Ask A Trust Officer
Dear Trust Officer:
What is a charitable remainder trust?
A charitable remainder trust is a tool for dividing your wealth between private and philanthropic beneficiaries. Private persons—yourself, you and your spouse, other family members, there are no restrictions—receive the income from the trust. The trust may last for a set number of years, for the life of an income beneficiary, or for the joint lives of more than one beneficiary. When the trust ends, the charity receives all the remaining assets.
The income from the trust is determined under one of two formulas. With a charitable remainder annuity trust, a specific dollar amount is paid every year to the income beneficiary, regardless of what happens in the financial markets.
The alternative is a charitable remainder unitrust, from which a specific percentage of the trust’s value is paid out each year. The advantage of the annuity is that it can’t go down; it is an income stream that the beneficiary can plan on receiving. The advantage of the unitrust is that the amount of income will go up over time as the value of the trust assets goes up; this offers the possibility of inflation protection.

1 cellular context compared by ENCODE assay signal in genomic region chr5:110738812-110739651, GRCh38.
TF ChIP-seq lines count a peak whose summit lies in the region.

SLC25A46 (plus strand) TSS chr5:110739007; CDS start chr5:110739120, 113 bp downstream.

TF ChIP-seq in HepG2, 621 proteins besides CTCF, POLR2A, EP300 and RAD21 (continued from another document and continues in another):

Income and gift tax charitable deductions are available when the charitable trust is funded, because such a transfer is irrevocable. Another important benefit is tax-free diversification of concentrated holdings, or tax-free conversion of a valuable asset into an income stream. When an appreciated asset is transferred to the charitable trust, the tax deductions are determined by full fair market value. If the trust sells the asset, there is no tax on the capital gain— essentially; the capital gains tax is forgiven.
Ex: The owner of a Stradivarius violin needed to transform the value of the instrument into his retirement income. He did so by transferring the violin to a charitable remainder trust, naming himself as the income beneficiary.
Do you have a question concerning wealth management or trusts? Send your inquiry to Adam Cox, JD, MBA.
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